Descriptive Statistics for Income ($000s) and Amount Charged ($)
The analysis investigates the relation of credit card charges with Income and house hold size of 50 consumers. Table 1 presents the descriptive statistics of the Income ($000s) and amount charged on the credit card ($) of the client.
Table 1: Descriptive statistics for Income ($000s) and Amount Charged ($)
Descriptive Statistics 
Income ($1000s) 
Amount Charged ($) 
Mean 
43.48 
3963.86 
Median 
42 
4090 
Mode 
54 
3890 
Standard Deviation 
15 
934 
Kurtosis 
1.25 
0.74 
Skewness 
0.10 
0.13 
Range 
46 
3814 
Minimum 
21 
1864 
Maximum 
67 
5678 
Sum 
2174 
198193 
Count 
50 
50 
The average (standard deviation) income ($000s) of the consumers is $43.48 ($15). The analysis shows that the minimum and maximum income of the consumers is $21 and $67 respectively. Hence the range of income of the consumers is $46. The median income of the consumers is $42. Maximum number of consumers of the organzation has an income of $54 (000s).
The Average (Standard Deviation) of the amount charged by the client on credit cards is $3963.8 ($934). The analysis shows that the minimum and maximum amount charged for credit cards to the consumers is $1864 and $5678 respectively. Thus consumers are charged in the range of $3814 for credit card usage. $4090 is the median value charged on the credit card. Maximum number of consumers of the organization is charged $3890. (000s).
Table 2: Descriptive statistics for Household Size
House Hold Size 
Frequency 
1 
5 
2 
15 
3 
8 
4 
9 
5 
5 
6 
5 
7 
3 
Table 2 presents the house hold size of the consumers of the client. The analysis shows that most of the consumers (15) have a household size of 2. The maximum household size is 7, 3 consumers have the household size. The least household size is 1, there are 5 consumers which have the household size.
To investigate the relation between credit card charge by the client and income of the consumers a linear regression is carried out.
Table 3: Regression Statistics 

Multiple R 
0.6308 
R Square 
0.3979 
Adjusted R Square 
0.3853 
Standard Error 
731.9025 
Observations 
50 
Table 4: Regression Coefficients
Coefficients 
Standard Error 
t Stat 
Pvalue 

Intercept 
2204.241 
329.134 
6.697 
0.000 
Income ($1000s) 
40.470 
7.186 
5.632 
0.000 
Table 4 presents the regression coefficients for the relation between credit card charge and income of the consumers. The regression equation is represented as
Amount charged ($) = 2204.24 + 40.470*Income ($000s)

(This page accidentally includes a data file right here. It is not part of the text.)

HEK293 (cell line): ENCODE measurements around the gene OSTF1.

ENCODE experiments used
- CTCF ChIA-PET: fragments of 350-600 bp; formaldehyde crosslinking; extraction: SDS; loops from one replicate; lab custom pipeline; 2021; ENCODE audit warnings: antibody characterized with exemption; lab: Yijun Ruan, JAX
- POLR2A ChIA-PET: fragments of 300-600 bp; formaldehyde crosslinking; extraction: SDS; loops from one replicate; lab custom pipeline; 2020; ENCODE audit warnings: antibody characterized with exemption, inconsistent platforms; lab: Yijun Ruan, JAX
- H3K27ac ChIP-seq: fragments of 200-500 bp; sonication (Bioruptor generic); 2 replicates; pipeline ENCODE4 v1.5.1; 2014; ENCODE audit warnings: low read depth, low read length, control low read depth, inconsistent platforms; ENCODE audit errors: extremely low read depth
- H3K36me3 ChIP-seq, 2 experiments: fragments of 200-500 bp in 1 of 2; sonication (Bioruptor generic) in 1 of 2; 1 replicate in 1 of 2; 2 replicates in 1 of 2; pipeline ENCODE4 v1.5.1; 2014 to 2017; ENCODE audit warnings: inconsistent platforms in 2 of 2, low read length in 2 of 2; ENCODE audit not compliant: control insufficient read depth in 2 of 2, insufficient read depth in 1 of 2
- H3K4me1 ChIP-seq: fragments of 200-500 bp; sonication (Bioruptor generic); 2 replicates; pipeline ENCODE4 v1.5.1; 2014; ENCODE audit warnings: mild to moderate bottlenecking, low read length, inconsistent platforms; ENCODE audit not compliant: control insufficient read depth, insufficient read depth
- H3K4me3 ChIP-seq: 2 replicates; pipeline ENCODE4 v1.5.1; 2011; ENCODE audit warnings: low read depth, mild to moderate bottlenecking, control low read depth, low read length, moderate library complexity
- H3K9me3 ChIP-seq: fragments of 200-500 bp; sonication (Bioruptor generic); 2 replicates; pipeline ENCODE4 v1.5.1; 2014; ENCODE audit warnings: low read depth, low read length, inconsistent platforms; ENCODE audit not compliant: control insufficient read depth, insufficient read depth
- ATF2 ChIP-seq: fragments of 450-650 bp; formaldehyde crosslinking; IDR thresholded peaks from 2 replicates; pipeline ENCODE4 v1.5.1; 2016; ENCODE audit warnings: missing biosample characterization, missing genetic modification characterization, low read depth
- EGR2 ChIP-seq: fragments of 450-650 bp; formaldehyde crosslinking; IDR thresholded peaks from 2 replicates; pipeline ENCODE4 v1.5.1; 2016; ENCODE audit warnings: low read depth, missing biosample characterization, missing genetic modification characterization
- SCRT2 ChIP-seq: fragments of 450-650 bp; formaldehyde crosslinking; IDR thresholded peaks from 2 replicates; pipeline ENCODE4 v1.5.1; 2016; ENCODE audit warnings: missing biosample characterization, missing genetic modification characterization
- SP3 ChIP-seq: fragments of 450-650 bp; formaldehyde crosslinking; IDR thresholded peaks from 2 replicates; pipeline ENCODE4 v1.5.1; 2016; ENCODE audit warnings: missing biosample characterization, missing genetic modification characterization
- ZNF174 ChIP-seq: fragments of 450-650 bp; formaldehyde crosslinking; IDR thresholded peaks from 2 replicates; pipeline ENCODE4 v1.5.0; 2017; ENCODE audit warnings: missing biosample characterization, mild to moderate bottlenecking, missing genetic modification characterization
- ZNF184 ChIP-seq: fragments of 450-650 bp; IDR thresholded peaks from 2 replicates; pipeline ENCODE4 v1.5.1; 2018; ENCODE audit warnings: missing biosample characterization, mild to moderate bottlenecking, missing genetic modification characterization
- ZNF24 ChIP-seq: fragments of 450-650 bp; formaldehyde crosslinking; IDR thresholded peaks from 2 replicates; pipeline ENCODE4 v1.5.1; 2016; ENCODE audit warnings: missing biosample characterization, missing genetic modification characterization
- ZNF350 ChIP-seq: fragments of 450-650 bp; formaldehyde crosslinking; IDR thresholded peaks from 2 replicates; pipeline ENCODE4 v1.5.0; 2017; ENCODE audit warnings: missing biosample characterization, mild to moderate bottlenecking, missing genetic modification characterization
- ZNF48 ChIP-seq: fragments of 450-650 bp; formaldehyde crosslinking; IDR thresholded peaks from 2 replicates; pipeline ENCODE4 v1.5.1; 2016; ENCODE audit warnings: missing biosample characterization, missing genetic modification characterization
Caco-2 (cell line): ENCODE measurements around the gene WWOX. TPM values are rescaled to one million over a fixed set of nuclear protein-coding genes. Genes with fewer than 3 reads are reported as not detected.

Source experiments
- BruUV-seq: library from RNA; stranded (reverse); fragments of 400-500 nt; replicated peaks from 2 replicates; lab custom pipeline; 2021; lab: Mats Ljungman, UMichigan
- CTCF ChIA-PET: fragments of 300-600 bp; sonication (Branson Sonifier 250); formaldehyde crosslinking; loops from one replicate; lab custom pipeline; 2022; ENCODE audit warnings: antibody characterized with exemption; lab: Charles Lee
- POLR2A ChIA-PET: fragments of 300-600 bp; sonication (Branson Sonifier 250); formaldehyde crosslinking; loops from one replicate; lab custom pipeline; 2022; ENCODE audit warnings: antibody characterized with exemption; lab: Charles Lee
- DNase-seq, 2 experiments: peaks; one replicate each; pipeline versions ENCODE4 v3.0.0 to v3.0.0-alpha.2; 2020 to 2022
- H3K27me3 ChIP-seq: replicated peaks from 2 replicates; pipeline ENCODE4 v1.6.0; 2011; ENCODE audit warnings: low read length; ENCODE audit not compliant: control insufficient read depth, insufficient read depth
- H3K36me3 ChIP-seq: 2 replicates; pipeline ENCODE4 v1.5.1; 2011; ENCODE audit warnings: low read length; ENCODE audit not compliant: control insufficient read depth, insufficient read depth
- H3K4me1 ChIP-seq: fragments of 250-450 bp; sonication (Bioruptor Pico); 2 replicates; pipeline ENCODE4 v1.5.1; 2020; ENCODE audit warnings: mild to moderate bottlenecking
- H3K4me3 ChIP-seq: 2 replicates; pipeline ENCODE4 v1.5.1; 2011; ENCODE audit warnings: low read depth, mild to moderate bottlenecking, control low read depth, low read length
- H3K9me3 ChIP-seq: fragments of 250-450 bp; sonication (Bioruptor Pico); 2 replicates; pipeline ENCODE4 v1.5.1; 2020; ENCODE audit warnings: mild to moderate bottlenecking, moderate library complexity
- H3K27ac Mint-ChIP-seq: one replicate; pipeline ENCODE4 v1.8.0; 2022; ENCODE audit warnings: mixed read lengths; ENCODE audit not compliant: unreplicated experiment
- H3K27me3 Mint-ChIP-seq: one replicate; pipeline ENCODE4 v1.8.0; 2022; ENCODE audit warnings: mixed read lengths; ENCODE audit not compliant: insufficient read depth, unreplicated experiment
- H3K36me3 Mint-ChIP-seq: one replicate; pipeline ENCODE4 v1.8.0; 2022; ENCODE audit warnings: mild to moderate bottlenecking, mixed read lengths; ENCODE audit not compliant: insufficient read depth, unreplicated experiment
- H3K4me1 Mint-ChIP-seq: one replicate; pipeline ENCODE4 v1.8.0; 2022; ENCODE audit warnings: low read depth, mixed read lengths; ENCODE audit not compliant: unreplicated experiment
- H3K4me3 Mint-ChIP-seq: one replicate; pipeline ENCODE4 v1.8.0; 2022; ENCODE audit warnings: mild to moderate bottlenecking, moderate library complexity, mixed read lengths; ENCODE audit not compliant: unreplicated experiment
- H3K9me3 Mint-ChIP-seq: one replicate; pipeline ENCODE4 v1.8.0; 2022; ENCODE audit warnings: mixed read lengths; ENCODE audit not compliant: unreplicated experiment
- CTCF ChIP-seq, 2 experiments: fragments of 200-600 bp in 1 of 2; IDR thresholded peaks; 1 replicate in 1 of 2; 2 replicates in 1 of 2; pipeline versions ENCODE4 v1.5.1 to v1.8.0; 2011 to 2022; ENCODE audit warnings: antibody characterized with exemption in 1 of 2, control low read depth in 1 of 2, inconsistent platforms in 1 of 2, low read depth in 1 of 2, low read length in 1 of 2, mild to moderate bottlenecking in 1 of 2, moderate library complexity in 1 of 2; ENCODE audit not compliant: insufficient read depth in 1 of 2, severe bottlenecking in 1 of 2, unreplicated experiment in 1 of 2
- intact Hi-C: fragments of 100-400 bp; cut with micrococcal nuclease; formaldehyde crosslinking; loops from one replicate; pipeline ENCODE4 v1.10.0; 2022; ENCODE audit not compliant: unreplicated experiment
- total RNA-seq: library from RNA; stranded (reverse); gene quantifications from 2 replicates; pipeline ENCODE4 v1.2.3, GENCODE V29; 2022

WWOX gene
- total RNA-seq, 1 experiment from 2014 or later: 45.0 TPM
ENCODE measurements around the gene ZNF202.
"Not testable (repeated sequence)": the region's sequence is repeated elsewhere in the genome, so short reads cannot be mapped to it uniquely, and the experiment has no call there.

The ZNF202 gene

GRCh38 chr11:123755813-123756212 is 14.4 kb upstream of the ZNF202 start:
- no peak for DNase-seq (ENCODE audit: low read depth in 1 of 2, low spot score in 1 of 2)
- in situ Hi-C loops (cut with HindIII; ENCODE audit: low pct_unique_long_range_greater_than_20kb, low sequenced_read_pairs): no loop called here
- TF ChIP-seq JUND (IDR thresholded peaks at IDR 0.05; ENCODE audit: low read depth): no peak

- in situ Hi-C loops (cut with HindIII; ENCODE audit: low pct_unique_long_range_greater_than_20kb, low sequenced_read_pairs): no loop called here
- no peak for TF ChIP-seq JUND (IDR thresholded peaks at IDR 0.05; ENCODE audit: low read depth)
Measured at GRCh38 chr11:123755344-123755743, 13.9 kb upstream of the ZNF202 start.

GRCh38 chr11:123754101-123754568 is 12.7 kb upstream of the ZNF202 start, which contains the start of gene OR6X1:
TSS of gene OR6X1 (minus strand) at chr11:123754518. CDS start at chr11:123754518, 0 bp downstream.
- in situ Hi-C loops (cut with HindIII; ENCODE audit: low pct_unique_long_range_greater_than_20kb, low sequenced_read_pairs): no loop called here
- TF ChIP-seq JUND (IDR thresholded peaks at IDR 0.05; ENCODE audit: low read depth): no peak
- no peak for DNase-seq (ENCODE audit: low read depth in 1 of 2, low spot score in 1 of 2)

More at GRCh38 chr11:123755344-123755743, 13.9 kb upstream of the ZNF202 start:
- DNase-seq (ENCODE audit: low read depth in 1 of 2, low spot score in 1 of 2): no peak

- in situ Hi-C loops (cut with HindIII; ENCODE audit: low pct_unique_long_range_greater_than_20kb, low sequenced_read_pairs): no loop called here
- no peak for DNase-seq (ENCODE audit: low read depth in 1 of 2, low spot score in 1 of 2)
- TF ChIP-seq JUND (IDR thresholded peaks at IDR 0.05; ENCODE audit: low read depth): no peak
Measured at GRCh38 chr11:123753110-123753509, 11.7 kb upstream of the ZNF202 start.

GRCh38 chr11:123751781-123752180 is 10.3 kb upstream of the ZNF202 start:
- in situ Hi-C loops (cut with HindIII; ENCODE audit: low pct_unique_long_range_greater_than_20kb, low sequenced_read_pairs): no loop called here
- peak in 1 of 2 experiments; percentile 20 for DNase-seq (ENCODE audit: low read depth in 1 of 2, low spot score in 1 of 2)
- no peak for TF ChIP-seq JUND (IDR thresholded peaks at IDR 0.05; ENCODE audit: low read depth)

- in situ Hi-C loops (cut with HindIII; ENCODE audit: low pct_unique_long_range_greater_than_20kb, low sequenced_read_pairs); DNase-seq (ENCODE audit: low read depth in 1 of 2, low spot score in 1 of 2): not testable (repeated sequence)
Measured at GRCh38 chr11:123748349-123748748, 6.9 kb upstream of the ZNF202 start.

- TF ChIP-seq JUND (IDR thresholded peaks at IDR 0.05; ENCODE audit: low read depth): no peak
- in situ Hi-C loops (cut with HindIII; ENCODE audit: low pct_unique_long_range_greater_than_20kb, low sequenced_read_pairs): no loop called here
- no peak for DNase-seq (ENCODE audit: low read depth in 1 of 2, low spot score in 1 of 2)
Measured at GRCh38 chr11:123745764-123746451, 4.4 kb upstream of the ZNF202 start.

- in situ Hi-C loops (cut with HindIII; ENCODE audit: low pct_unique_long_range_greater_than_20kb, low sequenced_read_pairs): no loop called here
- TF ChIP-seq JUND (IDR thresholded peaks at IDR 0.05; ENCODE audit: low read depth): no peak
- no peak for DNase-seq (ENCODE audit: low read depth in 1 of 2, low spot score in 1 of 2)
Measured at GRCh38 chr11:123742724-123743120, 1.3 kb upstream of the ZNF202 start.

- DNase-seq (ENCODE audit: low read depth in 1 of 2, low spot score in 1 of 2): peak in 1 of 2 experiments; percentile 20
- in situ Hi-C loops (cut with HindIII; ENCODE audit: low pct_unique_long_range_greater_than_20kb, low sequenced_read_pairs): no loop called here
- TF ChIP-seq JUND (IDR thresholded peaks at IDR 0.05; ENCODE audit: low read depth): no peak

Table 3 presents the regression statistics for the relation. The analysis shows that 39.79% of the variability in the amount charged on the credit card can be explained by the independent variable Income.
To investigate the relation between amounts charged on credit card by the client and the household size of the consumer a linear regression is carried out.
Table 5: Regression Statistics 

Multiple R 
0.7529 
R Square 
0.5668 
Adjusted R Square 
0.5578 
Standard Error 
620.8163 
Observations 
50 
Table 6: Regression Coefficients
Coefficients 
Standard Error 
t Stat 
Pvalue 

Intercept 
2581.644 
195.270 
13.221 
0.000 
Household Size 
404.157 
51.000 
7.925 
0.000 
Table 6 presents the regression coefficients for the relation between credit card charge and household size of the consumers. The regression equation is represented as
Descriptive Statistics for Household Size
Amount charged ($) = 2581.644 + 40.157*Household size
Table 5 presents the regression statistics for the relation. The analysis shows that 56.68% of the variability in the amount charged on the credit card can be explained by the independent variable Household size.
The comparison of the R^{2} values shows that household size is a better predictor for amount charged on credit card.
To investigate the relation between income and household size of the consumers and amount charged on credit card by the client a multiple linear regression is carried done.
Table 7: Regression Statistics 

Multiple R 
0.9085 
R Square 
0.8254 
Adjusted R Square 
0.8179 
Standard Error 
398.3249 
Observations 
50 
Table 8: Regression Coefficients
Coefficients 
Standard Error 
t Stat 
Pvalue 

Intercept 
1305.034 
197.771 
6.599 
0.000 
Income ($1000s) 
33.122 
3.970 
8.343 
0.000 
Household Size 
356.340 
33.220 
10.727 
0.000 
Table 8 presents the regression coefficients for the relation between amount charged on credit card and income and household size of the consumers. The regression equation is represented as
Amount charged ($) = 1305.034 + 33.122*Income ($000s) + 356.340*Household size
Table 7 presents the regression statistics for the relation. The analysis shows that 82.54% of the variability in the amount charged on the credit card can be explained through the independent variables Income ($000s) and Household size.
The regression equation for amount charged on credit card
Amount charged ($) = 1305.034 + 33.122*Income ($000s) + 356.340*Household size
Thus the amount that would be charged on a consumer whose household size is 3 as well as has an income of $40,000 is
Amount charged ($) = 1305.03 + 33.122*40 + 356.340*3
= 3698.93 ≈ 3699
Independent variables in a regression equation are helpful for predicting the variability in the dependent variable. The higher the value of R^{2} the better the model. Thus other independent variables which may help in developing a better model are
 Maximum amount that the consumer spends with credit cards
 The frequency of use of credit card by the consumer.
The variable Student ID is an identity variable. Thus the histogram for student ID cannot be created.
Table 9: Descriptive Statistics
Mean 
Standard Deviation 
Minimum 
Maximum 

Year Enrolled 
2013.04 
0.81 
2012 
2014 
HI001 FINAL EXAM 
31.72 
6.75 
0 
45 
HI001 ASSIGNMENT 01 
17.21 
1.99 
8 
22 
HI001 ASSIGNMENT 02 
15.46 
2.31 
8 
21 
HI002 FINAL EXAM 
26.50 
5.91 
0 
40 
HI002 ASSIGNMENT 01 
17.82 
3.44 
4 
22 
HI002 ASSIGNMENT 02 
12.42 
1.99 
4 
16 
HI003 FINAL EXAM 
25.99 
8.27 
4 
43 
HI003 ASSIGNMENT 01 
18.19 
3.91 
10 
30 
HI003 ASSIGNMENT 02 
13.54 
1.76 
8 
20 
Activity 03
Table 10: Correlation between variables
Sl. No. 
Correlation 
KarlPearson Correlation (r) 
Significance (pvalue)* 
1 
HI001 Final Exam and HI002 Final Exam 
0.049 
0.630 
2 
HI001 Final Exam and HI003 Final Exam 
0.122 
0.232 
3 
HI002 Final Exam and HI003 Final Exam